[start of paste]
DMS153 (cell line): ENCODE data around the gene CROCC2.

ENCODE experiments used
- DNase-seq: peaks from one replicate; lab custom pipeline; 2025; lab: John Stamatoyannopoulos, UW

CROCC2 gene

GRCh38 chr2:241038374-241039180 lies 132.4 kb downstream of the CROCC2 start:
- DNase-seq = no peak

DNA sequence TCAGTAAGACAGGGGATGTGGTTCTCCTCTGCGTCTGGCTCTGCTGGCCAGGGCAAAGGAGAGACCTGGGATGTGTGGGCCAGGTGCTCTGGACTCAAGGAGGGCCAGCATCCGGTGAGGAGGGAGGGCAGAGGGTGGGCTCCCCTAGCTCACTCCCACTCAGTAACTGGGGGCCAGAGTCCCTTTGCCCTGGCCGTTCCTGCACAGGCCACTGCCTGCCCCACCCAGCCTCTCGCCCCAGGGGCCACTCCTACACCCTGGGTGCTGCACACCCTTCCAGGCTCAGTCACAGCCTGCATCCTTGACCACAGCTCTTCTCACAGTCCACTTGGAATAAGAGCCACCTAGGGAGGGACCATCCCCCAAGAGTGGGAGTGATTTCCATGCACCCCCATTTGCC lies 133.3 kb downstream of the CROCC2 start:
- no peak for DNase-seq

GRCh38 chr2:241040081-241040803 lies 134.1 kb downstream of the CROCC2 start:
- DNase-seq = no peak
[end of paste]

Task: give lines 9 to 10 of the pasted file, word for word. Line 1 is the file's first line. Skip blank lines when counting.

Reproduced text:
GRCh38 chr2:241040081-241040803 lies 134.1 kb downstream of the CROCC2 start:
- DNase-seq = no peak